FDA issues new salt guidelines as it urges the food industry to cut back : Shots - Health News The FDA has issued new targets to reduce the amount of salt that manufacturers put in their foods. It could prevent thousands of cases of cardiovascular disease.

Eating too much salt is making Americans sick. Even a 12% reduction can save lives

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AILSA CHANG, HOST:

Even during this pandemic, the No. 1 cause of death in the U.S. is heart disease. And one contributor is just too much sodium in the food that we eat. The Food and Drug Administration announced a set of targets today aimed at reducing salt consumption, and the agency is calling on food companies to lead the way.

NPR's Allison Aubrey joins us now with more. Hey, Allison.

ALLISON AUBREY, BYLINE: Hey, Ailsa, good to be here.

CHANG: Good to have you. OK, I just want to say I love salt. So how are they going to get me to eat less salt? Tell me.

AUBREY: Well, the FDA is asking food manufacturers to reduce the amount of sodium in processed and prepared foods so that Americans are consuming about 12% less over the next 2 1/2 years. Now, this might sound trivial, Ailsa, but the agency says small reductions can lead to significant benefits. I spoke to Acting FDA Commissioner Janet Woodcock.

JANET WOODCOCK: Too much sodium is making people sick. It's leading to hypertension, and that causes both heart disease, strokes and even kidney damage. And it's preventable.

AUBREY: Now, Woodcock says it's hard for people to cut sodium consumption on their own.

CHANG: Yes.

AUBREY: As you say, you love it. That's because more than 70% of the sodium in our diets comes from the processed and prepared foods that we buy. So the agency is asking the food industry to take action. The FDA released a set of voluntary targets nudging food companies to cut back gradually.

CHANG: Voluntary targets - OK, is there any evidence that this is going to work if it's voluntary?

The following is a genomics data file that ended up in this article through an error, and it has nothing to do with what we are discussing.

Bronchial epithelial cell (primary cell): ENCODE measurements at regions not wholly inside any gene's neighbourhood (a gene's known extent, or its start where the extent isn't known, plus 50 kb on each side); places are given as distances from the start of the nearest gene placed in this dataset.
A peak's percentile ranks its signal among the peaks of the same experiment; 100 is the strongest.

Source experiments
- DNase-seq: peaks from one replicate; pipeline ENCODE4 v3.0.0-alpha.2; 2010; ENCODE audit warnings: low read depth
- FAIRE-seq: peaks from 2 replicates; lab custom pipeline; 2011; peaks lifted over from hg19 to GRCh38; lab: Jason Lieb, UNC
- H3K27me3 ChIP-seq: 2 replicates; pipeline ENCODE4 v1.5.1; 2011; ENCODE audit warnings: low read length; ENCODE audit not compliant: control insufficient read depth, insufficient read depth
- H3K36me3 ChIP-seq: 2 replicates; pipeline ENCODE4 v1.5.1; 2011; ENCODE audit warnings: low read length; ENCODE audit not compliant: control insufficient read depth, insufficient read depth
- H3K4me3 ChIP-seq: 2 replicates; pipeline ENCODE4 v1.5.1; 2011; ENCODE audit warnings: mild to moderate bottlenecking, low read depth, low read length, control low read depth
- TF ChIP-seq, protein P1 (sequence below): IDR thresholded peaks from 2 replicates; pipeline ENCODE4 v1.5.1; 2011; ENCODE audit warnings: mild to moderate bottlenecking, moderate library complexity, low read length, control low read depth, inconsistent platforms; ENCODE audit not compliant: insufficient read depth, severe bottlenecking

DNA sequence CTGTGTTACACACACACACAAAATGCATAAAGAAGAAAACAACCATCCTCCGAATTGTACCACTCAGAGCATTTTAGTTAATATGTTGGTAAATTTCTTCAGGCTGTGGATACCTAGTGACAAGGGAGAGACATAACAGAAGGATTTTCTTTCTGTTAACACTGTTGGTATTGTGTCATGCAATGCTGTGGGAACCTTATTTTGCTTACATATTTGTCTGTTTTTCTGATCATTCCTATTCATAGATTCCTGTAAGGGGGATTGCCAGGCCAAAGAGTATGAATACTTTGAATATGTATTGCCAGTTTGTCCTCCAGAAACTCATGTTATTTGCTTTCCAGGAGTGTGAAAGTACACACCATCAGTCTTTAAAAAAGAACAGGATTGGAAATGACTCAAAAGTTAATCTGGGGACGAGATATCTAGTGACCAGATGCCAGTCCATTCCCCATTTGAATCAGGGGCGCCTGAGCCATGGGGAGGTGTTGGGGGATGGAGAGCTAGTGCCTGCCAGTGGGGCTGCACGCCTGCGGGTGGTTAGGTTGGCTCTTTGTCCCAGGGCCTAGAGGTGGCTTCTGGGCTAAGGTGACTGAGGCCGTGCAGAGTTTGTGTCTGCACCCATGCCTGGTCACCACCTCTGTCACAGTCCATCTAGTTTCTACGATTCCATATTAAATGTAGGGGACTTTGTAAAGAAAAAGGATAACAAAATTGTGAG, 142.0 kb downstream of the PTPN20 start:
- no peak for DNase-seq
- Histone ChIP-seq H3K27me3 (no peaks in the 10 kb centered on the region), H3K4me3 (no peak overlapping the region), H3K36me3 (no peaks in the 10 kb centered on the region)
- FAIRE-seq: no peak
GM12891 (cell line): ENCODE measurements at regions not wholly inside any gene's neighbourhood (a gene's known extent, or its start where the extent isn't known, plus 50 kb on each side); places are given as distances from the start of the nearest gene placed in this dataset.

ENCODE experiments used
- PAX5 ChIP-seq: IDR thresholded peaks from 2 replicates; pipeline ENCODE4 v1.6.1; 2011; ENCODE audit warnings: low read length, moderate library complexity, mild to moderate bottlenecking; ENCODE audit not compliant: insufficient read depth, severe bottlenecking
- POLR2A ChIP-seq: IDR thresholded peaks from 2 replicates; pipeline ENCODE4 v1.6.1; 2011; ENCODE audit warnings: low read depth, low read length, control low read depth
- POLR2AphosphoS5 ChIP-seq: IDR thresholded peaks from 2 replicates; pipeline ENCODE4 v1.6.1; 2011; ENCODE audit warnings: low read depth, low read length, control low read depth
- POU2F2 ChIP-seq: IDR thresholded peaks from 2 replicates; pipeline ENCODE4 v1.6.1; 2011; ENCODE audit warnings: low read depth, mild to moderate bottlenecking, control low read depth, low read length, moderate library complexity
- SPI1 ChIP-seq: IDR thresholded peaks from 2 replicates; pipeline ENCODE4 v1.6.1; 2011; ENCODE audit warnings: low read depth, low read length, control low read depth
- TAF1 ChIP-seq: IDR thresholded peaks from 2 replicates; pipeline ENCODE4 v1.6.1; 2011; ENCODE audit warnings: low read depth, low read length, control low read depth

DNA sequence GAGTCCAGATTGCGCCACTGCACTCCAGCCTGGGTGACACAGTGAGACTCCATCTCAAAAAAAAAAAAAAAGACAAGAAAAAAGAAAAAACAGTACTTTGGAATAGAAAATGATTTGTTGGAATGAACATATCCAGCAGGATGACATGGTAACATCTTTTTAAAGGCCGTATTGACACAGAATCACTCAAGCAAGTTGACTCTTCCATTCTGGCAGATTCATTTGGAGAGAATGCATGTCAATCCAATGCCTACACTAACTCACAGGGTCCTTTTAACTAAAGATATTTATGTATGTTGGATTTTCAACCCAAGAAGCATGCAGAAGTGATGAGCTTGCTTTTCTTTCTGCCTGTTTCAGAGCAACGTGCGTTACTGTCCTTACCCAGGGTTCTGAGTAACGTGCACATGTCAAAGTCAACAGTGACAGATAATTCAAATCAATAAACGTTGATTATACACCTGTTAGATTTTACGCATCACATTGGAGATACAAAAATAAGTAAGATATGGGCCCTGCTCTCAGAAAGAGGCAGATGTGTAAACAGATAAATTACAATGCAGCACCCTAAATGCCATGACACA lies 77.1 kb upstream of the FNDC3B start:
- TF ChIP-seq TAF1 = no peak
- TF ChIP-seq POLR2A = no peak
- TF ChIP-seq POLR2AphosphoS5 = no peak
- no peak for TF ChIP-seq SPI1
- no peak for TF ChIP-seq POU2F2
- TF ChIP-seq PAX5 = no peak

AUBREY: Yeah. Well, Dr. Woodcock points to similar voluntary approaches around the globe that have been successful. For instance, in the U.K., a sodium reduction initiative that began back in the early 2000s led to about a 15% reduction in the average salt intake. Over time, this corresponded with a reduction in average blood pressure across the population.

Most recently, there was a study out of China published in the New England Journal of Medicine that got some attention. I spoke to Dr. Donald Lloyd-Jones - he's president of the American Heart Association - about how they swapped table salt for a healthier alternative.

DONALD LLOYD-JONES: They actually substituted potassium chloride for sodium chloride in a number of villages across China, and they saw significant reductions in heart attacks and strokes as well. So the data are there. This is solid science. And again, if we can remove sodium from the processed foods in our food supply, consumers won't even notice, but they'll reap the health benefits.

AUBREY: Now, his organization estimates that if Americans reduced sodium intake down to the recommended daily level, it would prevent an estimated 450,000 cases of heart disease and save about $40 billion in health care costs over 20 years.

CHANG: Wow. OK, that's huge. I could be convinced. What does the food industry say about all this?

AUBREY: Well, the American Frozen Food Institute says food companies are already on it, offering more reduced sodium, lightly salted and no salt options. The group says it will continue to work with the FDA on sodium reduction. Meanwhile, health advocates say these new targets are a good starting point. But Dr. Dariush Mozaffarian - he's dean of the nutrition school at Tufts University. He says deeper cuts are needed. He points out that Americans consume, on average, about 50% more than the daily recommended intake.

DARIUSH MOZAFFARIAN: The FDA really has to act, and very soon, for the long-term goals to reduce sodium, you know, down to where it's safe for the American public.

AUBREY: But he says today's action, Ailsa, is a step in the right direction.

CHANG: And so it is. That is NPR's Allison Aubrey. Thank you, Allison.

AUBREY: Thank you.

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